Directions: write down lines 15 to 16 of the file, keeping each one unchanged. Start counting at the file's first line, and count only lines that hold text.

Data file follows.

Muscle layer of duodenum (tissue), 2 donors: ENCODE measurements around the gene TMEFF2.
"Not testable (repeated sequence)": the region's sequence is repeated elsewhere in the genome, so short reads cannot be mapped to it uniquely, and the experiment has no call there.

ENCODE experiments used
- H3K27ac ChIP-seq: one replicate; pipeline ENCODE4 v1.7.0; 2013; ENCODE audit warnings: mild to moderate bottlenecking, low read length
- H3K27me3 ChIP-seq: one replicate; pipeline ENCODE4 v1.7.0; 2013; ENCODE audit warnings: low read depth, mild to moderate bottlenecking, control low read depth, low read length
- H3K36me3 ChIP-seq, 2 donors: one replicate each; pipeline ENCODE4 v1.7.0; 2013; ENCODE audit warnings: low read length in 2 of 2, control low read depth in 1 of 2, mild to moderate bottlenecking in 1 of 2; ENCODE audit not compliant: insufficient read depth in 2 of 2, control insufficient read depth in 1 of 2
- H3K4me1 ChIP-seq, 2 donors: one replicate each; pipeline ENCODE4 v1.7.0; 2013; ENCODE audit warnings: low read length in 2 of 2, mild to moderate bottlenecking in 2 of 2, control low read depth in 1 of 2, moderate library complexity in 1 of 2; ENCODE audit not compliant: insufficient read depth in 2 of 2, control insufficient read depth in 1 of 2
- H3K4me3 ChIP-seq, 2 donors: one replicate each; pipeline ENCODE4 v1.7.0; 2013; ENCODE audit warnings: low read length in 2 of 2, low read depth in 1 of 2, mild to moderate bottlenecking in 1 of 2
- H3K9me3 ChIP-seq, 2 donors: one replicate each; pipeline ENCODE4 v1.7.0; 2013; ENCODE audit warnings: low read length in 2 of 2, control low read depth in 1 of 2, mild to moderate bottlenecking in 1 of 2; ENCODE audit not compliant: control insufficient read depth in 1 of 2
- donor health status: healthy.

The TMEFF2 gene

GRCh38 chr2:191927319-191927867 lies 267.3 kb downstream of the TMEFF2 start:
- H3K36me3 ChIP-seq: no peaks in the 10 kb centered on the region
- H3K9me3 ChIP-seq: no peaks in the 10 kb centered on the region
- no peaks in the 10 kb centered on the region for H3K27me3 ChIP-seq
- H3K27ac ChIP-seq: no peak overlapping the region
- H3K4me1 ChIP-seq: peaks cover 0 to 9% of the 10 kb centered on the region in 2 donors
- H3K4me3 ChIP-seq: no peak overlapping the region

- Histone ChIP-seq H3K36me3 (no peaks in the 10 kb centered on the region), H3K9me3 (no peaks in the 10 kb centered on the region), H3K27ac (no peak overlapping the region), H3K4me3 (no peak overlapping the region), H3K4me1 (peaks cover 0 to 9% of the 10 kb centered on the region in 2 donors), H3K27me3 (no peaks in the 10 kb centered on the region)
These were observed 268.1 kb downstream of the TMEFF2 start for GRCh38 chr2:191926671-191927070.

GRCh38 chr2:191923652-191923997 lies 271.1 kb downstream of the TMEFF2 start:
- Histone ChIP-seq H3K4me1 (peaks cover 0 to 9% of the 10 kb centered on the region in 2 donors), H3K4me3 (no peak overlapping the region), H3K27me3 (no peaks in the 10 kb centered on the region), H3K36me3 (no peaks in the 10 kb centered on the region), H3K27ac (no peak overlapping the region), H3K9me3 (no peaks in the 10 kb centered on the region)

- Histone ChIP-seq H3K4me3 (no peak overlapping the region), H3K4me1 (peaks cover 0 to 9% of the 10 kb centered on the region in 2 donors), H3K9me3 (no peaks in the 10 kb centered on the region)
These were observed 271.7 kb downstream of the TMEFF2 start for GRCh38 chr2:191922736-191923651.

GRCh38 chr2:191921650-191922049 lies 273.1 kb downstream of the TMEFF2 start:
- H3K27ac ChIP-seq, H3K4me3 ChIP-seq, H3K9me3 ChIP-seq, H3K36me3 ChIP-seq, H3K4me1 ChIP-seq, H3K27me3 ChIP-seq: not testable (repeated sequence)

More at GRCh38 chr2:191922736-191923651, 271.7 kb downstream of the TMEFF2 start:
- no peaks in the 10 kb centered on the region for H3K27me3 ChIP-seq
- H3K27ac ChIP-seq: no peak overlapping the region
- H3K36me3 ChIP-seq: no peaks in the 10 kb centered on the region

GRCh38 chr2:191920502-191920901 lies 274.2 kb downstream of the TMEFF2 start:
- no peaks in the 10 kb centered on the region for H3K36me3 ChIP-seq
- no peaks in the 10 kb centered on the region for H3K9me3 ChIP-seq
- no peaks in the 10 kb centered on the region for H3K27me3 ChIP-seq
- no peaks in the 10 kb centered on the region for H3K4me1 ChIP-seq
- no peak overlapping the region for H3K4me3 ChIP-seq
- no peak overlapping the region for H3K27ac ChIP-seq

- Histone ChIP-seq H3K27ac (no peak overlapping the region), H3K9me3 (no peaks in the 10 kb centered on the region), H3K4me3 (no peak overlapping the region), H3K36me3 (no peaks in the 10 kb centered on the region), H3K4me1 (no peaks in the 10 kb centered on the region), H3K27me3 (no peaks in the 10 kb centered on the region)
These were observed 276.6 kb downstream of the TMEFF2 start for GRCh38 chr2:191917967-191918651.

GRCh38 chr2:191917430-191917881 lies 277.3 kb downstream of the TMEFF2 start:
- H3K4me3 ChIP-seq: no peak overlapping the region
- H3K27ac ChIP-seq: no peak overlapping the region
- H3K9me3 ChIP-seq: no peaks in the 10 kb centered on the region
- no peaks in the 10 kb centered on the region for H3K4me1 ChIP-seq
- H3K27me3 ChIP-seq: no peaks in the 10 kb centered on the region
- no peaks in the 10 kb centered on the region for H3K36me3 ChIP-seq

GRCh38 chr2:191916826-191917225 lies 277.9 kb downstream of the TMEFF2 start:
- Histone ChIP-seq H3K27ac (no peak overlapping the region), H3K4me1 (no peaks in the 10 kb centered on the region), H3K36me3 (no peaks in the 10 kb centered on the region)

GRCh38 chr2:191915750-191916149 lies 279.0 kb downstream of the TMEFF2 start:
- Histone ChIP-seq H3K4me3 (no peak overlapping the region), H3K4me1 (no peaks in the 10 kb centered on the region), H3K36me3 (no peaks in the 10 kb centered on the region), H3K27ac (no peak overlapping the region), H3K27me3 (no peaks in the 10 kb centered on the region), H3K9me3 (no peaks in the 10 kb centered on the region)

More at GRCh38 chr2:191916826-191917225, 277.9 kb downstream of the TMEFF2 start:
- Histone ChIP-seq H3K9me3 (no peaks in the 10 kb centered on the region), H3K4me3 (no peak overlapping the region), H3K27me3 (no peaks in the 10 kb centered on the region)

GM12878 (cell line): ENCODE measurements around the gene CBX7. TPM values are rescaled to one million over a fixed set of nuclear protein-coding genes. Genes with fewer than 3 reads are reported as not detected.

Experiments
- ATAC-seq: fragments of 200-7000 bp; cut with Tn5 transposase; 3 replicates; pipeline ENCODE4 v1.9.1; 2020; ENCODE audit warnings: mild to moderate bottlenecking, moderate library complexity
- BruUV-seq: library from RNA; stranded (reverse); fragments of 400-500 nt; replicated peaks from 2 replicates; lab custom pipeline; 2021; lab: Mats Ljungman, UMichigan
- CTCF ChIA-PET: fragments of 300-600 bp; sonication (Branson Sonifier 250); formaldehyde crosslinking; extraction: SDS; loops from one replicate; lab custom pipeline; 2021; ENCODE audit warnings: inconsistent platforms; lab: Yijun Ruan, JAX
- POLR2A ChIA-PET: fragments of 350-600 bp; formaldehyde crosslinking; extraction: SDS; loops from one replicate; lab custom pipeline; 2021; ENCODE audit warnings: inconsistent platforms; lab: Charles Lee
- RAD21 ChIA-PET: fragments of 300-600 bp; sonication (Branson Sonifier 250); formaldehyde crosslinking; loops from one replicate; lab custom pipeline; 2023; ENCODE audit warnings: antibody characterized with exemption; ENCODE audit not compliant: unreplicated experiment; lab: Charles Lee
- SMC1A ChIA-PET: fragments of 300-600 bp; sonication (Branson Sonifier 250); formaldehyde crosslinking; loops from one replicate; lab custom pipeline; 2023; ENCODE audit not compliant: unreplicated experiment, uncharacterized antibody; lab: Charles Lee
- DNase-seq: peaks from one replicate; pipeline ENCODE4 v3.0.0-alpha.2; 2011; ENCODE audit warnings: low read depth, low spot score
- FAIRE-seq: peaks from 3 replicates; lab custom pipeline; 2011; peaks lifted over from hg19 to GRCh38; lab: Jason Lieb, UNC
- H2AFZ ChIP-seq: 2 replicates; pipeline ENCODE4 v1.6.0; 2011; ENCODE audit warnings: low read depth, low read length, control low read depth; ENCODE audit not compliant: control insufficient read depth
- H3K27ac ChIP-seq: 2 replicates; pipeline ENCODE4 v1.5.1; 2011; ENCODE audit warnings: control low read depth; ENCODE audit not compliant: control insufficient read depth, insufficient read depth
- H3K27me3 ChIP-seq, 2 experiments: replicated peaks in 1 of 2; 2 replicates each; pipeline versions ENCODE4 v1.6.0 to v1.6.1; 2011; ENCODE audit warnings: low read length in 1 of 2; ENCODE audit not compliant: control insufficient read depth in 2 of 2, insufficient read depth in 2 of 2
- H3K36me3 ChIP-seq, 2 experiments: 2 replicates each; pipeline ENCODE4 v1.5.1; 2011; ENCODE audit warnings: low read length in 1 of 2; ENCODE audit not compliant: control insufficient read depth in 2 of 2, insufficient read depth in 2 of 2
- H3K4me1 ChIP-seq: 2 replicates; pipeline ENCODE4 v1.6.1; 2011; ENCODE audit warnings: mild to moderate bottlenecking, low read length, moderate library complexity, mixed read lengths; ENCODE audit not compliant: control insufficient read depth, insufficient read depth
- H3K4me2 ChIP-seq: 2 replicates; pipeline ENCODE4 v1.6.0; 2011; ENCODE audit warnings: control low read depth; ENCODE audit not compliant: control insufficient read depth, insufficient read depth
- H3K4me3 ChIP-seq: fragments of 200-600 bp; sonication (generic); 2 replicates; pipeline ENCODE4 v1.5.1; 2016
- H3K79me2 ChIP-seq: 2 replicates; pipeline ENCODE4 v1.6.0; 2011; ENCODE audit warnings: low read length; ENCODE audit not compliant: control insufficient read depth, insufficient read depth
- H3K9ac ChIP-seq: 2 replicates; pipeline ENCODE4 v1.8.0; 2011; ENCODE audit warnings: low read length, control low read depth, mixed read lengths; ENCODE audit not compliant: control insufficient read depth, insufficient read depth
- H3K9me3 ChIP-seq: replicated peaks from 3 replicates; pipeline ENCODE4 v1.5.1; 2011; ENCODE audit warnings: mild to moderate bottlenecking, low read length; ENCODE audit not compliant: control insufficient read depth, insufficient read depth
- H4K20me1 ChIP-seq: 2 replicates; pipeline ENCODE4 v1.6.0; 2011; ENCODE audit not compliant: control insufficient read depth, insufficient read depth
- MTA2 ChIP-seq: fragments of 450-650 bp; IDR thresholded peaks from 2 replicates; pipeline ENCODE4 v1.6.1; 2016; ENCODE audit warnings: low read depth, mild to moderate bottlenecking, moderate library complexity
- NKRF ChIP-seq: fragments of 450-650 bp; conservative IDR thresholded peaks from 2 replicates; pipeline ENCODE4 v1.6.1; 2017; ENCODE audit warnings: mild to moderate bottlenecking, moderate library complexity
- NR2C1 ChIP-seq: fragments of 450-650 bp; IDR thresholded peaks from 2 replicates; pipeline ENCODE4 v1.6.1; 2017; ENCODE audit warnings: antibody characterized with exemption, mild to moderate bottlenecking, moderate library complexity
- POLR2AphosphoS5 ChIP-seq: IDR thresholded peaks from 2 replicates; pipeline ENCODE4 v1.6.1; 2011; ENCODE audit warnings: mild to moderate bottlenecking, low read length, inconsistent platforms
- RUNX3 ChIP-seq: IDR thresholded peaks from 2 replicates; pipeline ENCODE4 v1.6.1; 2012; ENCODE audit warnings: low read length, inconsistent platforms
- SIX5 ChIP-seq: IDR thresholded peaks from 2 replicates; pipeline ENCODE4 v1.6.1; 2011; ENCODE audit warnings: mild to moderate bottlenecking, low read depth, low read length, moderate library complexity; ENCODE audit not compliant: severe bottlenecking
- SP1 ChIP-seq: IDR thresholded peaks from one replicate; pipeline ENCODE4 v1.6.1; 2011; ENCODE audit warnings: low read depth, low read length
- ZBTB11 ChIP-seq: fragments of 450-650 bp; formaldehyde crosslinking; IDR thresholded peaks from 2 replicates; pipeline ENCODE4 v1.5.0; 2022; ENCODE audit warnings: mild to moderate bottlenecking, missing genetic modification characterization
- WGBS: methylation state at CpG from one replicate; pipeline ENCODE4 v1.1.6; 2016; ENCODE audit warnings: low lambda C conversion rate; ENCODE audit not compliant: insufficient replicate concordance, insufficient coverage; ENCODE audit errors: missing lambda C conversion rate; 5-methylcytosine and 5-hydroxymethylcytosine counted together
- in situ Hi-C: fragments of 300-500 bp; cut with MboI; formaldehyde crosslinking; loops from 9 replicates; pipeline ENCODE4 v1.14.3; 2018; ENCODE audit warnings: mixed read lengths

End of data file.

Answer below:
- no peaks in the 10 kb centered on the region for H3K27me3 ChIP-seq
- H3K27ac ChIP-seq: no peak overlapping the region